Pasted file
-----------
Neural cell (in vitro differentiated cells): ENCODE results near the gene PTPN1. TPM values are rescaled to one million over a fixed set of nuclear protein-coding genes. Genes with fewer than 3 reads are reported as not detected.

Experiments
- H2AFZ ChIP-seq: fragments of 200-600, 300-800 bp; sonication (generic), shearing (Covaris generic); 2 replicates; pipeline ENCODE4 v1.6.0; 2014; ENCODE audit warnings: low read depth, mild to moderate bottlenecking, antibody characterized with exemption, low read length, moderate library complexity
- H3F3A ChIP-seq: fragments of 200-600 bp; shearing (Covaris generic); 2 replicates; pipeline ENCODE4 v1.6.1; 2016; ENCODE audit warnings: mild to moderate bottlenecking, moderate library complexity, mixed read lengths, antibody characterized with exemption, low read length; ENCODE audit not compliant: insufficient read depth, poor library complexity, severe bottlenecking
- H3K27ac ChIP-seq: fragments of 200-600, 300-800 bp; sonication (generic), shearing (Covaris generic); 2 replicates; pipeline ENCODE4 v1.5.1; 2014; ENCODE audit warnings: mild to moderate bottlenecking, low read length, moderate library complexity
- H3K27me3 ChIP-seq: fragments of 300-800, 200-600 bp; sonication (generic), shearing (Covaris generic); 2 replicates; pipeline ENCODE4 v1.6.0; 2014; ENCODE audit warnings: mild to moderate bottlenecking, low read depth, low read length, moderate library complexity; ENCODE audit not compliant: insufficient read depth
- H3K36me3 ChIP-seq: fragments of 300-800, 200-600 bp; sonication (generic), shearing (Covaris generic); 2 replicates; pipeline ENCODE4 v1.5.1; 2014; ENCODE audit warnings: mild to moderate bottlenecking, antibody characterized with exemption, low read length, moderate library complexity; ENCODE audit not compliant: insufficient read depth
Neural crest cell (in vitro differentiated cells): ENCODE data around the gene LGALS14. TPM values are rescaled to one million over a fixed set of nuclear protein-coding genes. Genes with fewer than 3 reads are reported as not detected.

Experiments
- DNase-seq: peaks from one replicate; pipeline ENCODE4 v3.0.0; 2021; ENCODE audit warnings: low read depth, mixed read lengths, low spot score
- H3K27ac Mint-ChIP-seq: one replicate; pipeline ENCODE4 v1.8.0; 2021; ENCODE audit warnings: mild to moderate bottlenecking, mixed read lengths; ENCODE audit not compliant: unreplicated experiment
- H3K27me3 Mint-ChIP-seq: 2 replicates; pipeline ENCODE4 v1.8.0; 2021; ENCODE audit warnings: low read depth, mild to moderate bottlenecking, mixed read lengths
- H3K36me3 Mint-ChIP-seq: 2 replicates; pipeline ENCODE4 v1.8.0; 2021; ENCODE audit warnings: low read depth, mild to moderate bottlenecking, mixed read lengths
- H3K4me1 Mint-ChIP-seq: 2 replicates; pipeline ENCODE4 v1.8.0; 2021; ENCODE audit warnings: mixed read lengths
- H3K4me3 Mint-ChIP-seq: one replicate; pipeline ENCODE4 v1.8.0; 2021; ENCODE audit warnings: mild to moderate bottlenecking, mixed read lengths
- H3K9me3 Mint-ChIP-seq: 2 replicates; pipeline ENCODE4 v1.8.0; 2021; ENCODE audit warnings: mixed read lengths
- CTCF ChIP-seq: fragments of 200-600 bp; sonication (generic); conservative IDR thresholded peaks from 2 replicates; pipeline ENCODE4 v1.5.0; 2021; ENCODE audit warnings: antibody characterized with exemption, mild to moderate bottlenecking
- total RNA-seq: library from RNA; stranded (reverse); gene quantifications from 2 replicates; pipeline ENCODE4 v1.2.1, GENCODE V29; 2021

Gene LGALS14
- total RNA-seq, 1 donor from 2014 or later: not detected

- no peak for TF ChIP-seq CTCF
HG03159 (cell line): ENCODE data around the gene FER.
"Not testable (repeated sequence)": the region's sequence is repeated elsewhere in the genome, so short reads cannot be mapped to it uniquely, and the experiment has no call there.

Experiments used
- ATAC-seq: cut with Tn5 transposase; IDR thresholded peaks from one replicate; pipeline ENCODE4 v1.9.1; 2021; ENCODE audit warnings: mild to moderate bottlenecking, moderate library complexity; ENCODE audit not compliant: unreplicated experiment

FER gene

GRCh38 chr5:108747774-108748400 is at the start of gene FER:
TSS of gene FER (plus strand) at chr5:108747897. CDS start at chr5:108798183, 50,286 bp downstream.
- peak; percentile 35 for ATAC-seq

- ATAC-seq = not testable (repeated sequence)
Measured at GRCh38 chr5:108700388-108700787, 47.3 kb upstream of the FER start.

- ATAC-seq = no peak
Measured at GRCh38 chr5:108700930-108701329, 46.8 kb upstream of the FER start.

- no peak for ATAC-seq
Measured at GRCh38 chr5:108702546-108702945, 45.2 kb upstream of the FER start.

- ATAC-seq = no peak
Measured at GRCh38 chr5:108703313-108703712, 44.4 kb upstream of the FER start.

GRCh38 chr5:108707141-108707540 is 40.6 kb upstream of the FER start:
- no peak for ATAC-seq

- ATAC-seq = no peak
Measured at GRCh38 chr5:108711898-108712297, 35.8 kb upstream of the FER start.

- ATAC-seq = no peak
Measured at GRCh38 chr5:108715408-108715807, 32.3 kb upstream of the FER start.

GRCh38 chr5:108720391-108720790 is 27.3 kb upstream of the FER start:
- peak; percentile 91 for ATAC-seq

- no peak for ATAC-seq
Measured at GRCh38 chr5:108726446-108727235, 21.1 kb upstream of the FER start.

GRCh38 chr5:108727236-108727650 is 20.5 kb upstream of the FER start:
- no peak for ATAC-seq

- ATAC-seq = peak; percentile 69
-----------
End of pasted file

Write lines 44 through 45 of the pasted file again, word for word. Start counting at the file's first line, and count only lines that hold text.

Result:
GRCh38 chr5:108720391-108720790 is 27.3 kb upstream of the FER start:
- peak; percentile 91 for ATAC-seq